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Re: Draft Definition of "Authoring Tool"

From: Jan Richards <jan.richards@utoronto.ca>
Date: Tue, 25 Feb 2003 09:37:37 -0500
Message-ID: <3E5B7FB1.567FB3BF@utoronto.ca>
To: "List (WAI-AUWG)" <w3c-wai-au@w3.org>

During yesterday's call I asked group members to test this definition by
attempting to find examples of authoring tool functionality that would
not fall under one or another of the categories proposed. Please
continue this exercise on the list.


> Authoring Tool:
>      Any software that an author may use to create or modify Web
>      content. This includes software that enables an author (the user,
>      the controller, collaborating authors, etc.) to perform any of
>      the following functions:
>         o Text Editing – Manipulate plain text data (e.g. markup text,
>           program code, etc.).
>         o Symbol-Based Editing – Manipulate non-WYSIWYG symbols that
>           represent functional groups in the underlying plain text
>           data (e.g. markup element, programming code operation,
>           multi-element placeholder, etc.)
>         o WYSIWYG Document Editing – Manipulate renderings of
>           underlying the underlying plain text data (e.g. text in a
>           paragraph, an image, a table, etc) encoded in publishing
>           language formats (e.g. HTML, etc.).
>         o Object-Oriented Graphics Editing – Manipulate renderings of
>           object-oriented graphics (i.e. draw formats as opposed to
>           paint formats).
>         o Template-Based Editing – Enter high-level inputs that result
>           in Web content that is largely template-based (e.g. Site
>           Creation Wizards, Site Management Tools, Courseware, Content
>           Aggregators, Chat and Whiteboard systems, etc.)
>         o Time-line Editing – Manipulate time dependent Web content
>           (e.g. animation, music, etc.) using a user interface that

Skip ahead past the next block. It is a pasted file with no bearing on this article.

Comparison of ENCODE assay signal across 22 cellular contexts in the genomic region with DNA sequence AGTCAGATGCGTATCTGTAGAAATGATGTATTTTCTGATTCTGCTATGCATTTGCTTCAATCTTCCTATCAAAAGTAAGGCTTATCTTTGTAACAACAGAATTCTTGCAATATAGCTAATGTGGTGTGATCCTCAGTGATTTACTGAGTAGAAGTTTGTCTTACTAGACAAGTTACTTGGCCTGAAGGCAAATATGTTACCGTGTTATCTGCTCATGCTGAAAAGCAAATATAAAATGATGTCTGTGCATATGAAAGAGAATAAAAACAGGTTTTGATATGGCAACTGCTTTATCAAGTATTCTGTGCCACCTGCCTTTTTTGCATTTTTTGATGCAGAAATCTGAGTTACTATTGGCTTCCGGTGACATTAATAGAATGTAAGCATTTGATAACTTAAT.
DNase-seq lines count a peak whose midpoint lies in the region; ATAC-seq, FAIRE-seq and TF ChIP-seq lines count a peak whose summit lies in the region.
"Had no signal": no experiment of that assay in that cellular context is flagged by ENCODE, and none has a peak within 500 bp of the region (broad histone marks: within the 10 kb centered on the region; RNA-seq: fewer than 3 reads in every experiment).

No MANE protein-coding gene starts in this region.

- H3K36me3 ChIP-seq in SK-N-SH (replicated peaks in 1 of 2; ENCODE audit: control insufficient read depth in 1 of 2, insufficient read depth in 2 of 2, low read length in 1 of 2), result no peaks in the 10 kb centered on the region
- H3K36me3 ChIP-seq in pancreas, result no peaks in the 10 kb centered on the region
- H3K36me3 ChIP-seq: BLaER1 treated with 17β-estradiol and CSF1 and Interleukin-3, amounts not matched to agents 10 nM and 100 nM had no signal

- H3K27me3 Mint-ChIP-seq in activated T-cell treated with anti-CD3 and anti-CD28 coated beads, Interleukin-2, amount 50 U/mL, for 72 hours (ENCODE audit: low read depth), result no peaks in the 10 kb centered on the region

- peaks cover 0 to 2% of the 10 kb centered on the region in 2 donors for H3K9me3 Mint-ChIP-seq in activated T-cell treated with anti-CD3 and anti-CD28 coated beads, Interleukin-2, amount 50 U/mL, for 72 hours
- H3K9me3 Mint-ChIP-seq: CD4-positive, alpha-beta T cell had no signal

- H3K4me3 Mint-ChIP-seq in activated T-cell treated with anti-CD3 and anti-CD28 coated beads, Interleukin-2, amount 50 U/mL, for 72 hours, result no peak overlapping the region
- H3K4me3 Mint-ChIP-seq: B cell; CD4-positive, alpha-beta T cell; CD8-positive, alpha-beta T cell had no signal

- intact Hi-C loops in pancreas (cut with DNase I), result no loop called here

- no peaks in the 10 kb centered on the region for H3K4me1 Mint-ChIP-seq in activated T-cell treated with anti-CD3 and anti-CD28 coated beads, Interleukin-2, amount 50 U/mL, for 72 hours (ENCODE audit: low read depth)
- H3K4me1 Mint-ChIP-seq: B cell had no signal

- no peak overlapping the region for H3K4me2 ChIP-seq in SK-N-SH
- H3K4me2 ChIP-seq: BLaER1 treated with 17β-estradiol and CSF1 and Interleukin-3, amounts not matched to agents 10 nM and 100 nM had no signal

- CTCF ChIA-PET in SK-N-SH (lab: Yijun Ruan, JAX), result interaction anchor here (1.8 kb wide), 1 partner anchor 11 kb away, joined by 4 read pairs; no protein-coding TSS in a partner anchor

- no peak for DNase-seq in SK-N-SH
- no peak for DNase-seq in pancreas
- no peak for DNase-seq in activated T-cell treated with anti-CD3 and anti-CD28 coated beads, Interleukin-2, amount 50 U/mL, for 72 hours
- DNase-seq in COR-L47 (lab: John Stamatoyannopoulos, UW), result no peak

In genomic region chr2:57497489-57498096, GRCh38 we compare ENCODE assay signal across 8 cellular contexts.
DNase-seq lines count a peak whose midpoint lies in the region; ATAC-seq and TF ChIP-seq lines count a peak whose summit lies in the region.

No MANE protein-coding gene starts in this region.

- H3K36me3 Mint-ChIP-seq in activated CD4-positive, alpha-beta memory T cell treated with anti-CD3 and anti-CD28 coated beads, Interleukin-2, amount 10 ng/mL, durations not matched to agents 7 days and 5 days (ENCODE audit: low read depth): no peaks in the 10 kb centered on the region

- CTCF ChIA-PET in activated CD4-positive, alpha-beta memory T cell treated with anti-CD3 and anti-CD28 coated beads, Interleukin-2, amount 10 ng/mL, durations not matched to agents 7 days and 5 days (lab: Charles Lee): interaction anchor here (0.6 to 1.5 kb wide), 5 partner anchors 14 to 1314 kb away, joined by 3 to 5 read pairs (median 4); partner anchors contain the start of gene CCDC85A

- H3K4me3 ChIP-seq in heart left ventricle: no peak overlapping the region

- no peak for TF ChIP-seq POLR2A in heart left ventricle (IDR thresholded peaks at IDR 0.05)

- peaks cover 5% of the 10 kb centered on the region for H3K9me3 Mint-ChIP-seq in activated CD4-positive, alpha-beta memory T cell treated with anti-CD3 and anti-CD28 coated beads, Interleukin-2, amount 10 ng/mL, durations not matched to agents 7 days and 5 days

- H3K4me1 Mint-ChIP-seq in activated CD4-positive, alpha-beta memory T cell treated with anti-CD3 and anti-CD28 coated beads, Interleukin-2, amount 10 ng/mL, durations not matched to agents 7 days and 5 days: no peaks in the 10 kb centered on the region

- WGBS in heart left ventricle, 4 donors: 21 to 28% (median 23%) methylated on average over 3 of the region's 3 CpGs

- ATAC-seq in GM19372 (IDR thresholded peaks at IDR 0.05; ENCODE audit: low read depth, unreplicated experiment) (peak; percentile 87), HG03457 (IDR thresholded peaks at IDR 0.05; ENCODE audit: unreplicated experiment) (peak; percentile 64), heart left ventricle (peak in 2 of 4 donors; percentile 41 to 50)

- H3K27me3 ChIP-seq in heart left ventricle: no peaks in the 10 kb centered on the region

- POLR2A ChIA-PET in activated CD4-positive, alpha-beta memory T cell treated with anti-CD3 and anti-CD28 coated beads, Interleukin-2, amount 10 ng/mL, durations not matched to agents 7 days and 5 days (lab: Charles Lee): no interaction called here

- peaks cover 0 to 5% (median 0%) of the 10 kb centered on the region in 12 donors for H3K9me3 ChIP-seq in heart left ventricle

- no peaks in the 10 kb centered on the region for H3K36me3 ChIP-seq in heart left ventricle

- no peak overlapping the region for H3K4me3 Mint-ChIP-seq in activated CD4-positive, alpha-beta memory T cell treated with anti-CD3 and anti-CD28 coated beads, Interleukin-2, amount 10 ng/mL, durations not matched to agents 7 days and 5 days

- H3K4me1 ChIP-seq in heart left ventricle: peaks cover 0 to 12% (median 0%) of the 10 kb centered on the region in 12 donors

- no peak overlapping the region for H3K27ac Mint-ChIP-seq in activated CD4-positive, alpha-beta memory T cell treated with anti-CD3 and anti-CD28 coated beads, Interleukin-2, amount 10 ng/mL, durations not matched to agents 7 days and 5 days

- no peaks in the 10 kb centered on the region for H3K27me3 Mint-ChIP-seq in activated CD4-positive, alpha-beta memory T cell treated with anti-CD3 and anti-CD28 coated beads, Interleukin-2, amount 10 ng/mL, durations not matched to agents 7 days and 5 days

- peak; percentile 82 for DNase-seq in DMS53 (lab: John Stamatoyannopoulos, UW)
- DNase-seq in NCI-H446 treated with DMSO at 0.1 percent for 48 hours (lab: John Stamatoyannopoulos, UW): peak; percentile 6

>           represents a series of frames. For the editing of each
>           frame, see the other types of authoring tool functionalities
>           in this list.
>         o Format Conversion – Manipulate Web content encoded in one
>           format so that it becomes encoded in another. Includes
>           functionality for saving Web content created in one format
>           in a different format or importing Web content from one
>           format into a different format.
>      This list does not includes the following software functions:
>         o Fully-Automatic Web Content Generation – Software that
>           produces Web content without any input whatsoever from the
>           author. For example, an automated “stock ticker” that
>           continuously produces Web content without any user control,
>           would not be considered an authoring tool. Note: The
>           programmer of a software is not the author (i.e. the user)
>           of the software. Even so, WCAG still applies to the software
>           doing the Fully-Automatic Web Content Generation and ATAG
>           still applies to any tools used to program the software.
Received on Tuesday, 25 February 2003 09:37:08 UTC

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